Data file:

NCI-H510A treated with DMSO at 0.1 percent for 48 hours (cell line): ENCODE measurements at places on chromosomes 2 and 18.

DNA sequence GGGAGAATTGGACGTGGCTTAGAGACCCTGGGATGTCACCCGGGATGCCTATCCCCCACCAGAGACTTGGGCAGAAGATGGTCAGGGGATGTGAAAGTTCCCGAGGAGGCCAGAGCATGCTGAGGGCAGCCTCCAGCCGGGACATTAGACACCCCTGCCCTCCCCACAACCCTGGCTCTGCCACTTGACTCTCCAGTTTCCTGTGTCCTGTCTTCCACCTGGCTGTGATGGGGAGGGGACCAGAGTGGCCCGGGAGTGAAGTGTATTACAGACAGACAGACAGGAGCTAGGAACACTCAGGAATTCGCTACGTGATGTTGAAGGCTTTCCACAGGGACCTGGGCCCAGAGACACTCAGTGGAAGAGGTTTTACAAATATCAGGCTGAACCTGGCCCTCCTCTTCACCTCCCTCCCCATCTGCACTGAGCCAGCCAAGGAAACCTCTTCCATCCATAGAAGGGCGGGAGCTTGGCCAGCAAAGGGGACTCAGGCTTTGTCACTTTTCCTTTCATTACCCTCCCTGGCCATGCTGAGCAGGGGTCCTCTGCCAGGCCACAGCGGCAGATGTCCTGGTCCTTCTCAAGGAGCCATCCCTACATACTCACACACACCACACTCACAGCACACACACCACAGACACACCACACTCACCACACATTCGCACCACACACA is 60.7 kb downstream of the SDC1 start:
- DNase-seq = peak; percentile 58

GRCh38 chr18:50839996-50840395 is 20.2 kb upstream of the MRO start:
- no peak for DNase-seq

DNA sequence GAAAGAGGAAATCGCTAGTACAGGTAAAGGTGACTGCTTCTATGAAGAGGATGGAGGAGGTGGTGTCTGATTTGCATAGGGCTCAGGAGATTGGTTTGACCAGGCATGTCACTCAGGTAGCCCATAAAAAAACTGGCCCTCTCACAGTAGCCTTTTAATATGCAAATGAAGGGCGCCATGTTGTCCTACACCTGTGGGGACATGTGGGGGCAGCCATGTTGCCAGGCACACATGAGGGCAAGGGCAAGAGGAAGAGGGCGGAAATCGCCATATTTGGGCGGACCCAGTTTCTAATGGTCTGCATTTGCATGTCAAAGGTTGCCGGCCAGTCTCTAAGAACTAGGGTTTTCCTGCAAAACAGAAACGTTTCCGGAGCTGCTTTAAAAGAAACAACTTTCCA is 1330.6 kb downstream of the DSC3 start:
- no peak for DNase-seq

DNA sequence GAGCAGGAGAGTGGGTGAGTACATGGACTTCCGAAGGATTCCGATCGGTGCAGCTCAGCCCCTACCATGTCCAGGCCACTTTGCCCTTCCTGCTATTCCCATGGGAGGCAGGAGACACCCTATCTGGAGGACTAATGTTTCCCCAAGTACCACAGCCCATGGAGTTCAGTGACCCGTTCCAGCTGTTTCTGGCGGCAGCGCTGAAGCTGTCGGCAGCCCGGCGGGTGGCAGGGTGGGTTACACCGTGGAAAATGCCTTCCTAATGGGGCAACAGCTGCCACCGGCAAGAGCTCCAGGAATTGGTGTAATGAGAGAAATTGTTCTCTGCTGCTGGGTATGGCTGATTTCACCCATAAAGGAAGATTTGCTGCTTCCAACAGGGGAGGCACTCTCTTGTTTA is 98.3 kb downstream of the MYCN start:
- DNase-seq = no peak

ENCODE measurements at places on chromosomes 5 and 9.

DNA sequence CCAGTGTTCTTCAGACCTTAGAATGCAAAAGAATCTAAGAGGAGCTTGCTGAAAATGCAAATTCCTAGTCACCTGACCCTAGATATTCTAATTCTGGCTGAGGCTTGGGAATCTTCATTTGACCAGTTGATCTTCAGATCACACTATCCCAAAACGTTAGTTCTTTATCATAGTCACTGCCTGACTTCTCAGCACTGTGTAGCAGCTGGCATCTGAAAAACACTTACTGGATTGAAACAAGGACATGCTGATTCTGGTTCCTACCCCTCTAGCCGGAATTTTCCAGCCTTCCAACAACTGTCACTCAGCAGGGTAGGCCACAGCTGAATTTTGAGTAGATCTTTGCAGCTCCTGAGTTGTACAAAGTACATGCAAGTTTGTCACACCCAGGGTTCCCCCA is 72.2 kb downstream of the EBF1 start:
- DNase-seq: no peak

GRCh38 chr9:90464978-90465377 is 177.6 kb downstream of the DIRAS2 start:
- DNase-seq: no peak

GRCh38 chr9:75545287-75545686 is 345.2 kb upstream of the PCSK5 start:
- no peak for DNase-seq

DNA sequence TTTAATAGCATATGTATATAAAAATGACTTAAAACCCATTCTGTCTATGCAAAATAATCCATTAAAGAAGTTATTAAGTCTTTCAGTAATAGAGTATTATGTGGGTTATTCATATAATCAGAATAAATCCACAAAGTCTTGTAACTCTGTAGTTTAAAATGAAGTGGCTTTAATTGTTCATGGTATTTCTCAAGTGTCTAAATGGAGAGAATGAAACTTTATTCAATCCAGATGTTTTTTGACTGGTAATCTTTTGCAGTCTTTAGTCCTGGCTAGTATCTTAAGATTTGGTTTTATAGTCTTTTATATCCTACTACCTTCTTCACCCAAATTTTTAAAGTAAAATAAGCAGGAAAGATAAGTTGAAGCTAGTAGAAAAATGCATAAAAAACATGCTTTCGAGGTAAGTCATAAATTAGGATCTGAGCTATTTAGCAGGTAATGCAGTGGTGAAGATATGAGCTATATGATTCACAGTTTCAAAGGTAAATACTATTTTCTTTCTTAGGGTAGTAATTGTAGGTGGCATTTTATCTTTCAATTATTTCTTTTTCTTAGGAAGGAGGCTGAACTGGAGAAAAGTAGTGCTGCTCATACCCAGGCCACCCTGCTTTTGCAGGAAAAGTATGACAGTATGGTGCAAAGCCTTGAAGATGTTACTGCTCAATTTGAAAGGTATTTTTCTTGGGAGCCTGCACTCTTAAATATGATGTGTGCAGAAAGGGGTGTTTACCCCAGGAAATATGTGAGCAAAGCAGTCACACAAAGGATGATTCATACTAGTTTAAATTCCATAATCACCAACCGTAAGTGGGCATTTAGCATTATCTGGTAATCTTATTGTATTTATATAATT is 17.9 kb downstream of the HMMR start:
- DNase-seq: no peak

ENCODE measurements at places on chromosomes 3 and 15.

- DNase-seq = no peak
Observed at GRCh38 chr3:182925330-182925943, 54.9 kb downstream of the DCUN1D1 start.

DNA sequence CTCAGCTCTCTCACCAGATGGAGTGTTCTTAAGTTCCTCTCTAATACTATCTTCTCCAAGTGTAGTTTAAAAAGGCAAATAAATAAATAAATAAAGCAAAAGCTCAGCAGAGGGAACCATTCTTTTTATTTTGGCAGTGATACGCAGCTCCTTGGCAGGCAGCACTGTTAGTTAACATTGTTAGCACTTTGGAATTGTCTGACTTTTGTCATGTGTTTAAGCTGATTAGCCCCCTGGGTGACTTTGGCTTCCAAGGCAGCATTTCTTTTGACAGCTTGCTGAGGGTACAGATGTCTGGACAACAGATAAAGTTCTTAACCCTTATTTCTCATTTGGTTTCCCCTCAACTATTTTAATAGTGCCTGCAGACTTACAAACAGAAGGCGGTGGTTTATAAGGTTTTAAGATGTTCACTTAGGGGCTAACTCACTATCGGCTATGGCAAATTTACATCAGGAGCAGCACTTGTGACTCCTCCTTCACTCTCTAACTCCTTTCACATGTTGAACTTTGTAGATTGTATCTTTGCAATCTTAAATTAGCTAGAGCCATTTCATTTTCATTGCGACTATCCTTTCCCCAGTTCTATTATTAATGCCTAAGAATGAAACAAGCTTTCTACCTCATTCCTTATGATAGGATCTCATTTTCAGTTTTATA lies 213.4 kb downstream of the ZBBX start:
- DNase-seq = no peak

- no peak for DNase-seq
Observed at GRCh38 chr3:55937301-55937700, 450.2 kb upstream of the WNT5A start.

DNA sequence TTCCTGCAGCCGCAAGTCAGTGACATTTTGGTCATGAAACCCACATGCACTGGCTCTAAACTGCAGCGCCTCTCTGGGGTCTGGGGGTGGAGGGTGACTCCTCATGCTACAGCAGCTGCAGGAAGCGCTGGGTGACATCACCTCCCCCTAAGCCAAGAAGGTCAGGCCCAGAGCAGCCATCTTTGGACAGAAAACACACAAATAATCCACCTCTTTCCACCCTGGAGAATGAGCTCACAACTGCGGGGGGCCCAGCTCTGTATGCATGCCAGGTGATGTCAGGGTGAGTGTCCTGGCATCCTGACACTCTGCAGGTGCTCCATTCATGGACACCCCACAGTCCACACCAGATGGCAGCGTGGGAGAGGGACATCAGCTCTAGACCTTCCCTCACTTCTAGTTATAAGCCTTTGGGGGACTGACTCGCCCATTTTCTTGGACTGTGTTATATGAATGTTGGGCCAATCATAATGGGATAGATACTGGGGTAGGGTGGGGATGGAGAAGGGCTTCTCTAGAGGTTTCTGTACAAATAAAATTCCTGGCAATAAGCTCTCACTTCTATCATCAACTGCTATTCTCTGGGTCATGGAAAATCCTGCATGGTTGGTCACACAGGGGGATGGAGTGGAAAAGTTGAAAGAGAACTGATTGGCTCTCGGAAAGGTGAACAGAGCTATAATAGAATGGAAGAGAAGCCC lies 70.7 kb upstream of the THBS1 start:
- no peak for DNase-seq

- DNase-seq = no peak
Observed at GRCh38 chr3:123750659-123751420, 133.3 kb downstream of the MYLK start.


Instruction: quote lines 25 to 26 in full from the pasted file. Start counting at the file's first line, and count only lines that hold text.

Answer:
Observed at GRCh38 chr3:55937301-55937700, 450.2 kb upstream of the WNT5A start.

DNA sequence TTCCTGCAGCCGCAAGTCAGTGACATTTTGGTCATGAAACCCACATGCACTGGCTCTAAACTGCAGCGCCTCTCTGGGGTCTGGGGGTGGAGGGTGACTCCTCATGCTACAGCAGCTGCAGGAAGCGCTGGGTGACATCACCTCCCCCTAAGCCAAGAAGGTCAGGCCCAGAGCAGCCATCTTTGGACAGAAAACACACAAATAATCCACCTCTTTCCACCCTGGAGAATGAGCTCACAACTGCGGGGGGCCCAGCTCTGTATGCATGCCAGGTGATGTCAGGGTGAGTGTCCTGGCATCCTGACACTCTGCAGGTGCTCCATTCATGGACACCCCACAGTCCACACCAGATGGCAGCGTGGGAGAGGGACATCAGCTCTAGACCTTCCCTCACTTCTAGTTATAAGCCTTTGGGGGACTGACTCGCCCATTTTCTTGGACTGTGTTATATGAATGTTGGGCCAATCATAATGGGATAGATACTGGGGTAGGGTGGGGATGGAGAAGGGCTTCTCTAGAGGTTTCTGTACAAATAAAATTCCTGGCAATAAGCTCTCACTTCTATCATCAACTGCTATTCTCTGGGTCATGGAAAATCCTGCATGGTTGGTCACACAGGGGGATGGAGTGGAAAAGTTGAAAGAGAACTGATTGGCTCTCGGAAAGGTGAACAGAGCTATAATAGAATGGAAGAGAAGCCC lies 70.7 kb upstream of the THBS1 start: